The question of whether girls and guys wanted separate changerooms came up recently. Answer: hell no. Logistically, the changerooms are already stupidly crowded, so an additional changeroom that just four or five people would use at a time would be plain silly. I was also quietly chuffed at the responses of some of the boys: that they like the camaraderie and team spirit of changing together, and that having women around keeps them in check (pun intended, I’m sure). That it’s good to be equal, and that they’d hate us to be removed from the pre and post-match banter – even if this concern was based more on the possibility we might discuss them behind their backs …

And then the discussion descended into a debate about the merits of Bonds knickers.

Hockey isn’t exactly a glamour sport, and we sure don’t do it to look sexy, but despite this the girls I play hockey with are some of the, well, “girliest” I know: Jess, who combines her hockey with pole dancing (hello!), Aimee, who looks like a blonde Christmas angel off the ice, my sister, Scarlett, with her Jane Austen-era sensibilities, Rachael, the Rookies’ answer to MasterChef, and Theresa, the ultimate social secretary. There’s also another woman I see around a bit who sports a “Mother Puckers” jersey. Brilliant. Me? I quit moaning about the cost of skates when it was pointed out to me (by several people) that I had unflinchingly spent that and more on far more impractical footwear in the past.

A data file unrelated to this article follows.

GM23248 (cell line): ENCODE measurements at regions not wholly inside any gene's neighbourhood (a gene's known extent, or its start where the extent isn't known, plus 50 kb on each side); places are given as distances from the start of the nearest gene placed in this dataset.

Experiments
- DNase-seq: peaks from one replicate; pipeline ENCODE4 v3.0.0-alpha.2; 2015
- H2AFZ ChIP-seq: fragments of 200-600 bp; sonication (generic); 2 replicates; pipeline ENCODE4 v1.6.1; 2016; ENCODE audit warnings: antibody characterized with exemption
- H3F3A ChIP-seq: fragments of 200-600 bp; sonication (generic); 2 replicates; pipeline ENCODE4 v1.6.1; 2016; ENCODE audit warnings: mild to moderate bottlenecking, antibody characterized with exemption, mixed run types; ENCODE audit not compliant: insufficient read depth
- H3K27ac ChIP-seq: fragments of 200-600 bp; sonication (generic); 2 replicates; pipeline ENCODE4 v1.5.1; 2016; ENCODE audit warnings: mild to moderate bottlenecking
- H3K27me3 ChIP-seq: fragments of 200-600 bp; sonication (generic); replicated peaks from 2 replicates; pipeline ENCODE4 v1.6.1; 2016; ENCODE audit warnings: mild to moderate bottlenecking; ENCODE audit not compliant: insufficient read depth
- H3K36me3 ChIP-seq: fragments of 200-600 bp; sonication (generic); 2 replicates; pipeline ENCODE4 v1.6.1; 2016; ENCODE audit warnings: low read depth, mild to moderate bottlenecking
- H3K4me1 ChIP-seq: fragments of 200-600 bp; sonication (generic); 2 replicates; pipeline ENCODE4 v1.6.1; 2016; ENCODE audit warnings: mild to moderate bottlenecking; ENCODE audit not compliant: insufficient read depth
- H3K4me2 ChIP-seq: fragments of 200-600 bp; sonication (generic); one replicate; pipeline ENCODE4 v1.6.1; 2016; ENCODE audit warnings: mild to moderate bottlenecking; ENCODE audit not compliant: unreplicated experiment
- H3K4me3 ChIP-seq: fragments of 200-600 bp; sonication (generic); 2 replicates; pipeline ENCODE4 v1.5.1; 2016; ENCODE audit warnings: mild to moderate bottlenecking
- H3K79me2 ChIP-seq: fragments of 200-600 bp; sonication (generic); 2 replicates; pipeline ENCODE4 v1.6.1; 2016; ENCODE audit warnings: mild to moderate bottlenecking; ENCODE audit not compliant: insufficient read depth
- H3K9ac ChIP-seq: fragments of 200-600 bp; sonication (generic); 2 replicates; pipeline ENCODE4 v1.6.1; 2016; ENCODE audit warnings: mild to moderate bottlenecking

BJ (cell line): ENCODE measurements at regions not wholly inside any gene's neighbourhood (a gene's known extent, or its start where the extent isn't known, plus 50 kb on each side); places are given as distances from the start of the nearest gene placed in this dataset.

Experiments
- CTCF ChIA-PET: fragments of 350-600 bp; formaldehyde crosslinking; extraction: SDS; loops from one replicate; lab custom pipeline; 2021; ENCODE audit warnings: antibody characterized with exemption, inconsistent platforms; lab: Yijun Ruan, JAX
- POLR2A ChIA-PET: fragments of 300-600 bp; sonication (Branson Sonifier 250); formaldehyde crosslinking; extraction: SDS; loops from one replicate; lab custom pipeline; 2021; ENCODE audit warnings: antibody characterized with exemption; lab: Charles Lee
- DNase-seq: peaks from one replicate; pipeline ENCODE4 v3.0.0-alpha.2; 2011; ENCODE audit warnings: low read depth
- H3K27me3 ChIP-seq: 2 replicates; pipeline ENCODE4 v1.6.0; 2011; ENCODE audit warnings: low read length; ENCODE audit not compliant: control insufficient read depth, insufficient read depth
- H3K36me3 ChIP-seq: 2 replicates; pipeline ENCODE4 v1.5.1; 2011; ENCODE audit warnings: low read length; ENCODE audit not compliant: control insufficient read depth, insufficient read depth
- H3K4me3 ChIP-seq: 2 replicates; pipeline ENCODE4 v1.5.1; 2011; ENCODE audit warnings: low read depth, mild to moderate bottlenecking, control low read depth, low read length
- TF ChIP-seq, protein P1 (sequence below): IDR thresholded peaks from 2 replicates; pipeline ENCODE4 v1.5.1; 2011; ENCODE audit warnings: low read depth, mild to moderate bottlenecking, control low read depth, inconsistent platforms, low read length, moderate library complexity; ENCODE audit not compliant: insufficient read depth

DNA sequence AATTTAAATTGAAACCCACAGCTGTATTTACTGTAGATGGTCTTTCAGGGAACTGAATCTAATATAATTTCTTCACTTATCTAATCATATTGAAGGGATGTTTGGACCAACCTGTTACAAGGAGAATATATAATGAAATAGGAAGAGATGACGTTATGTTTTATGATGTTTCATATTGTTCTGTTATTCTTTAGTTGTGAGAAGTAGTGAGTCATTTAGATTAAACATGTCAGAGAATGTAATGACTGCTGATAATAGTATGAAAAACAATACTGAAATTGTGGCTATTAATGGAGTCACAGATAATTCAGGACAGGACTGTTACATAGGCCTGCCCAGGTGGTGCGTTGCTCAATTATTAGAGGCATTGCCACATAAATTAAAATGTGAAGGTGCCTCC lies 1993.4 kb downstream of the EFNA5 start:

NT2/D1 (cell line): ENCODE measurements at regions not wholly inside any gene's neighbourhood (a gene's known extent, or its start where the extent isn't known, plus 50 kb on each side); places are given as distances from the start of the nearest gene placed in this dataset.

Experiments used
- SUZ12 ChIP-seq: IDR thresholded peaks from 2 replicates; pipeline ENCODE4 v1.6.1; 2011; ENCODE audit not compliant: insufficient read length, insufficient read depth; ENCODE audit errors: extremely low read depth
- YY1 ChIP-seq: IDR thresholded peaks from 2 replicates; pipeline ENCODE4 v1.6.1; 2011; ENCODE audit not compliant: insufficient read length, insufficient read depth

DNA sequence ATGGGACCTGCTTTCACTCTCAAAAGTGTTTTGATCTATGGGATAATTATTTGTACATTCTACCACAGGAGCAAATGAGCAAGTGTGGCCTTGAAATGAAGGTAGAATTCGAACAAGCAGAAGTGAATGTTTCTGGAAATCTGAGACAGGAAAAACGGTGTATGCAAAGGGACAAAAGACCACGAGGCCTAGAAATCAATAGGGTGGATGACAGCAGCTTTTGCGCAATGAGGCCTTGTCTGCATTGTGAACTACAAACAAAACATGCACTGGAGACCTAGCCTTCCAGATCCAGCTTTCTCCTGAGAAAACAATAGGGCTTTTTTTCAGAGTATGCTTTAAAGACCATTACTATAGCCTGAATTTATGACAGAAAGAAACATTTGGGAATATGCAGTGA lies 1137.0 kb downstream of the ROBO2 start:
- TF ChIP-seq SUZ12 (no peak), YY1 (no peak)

We like that it’s guys and girls, all learning together. We like the social side of it. We like that we’re not treated differently, that you boys don’t go soft on us, and that we can walk into the changeroom in heels and out of it in skates.

Recently, at a Stick and Puck session, Nicko hooked me and I fell. I wasn’t wearing armour and I played the girly card. He called me out on it: “Quit whinging. I’m a feminist. If you’re on the ice, we’re equals, and you shoved me first.”

Which pretty much sums it all up.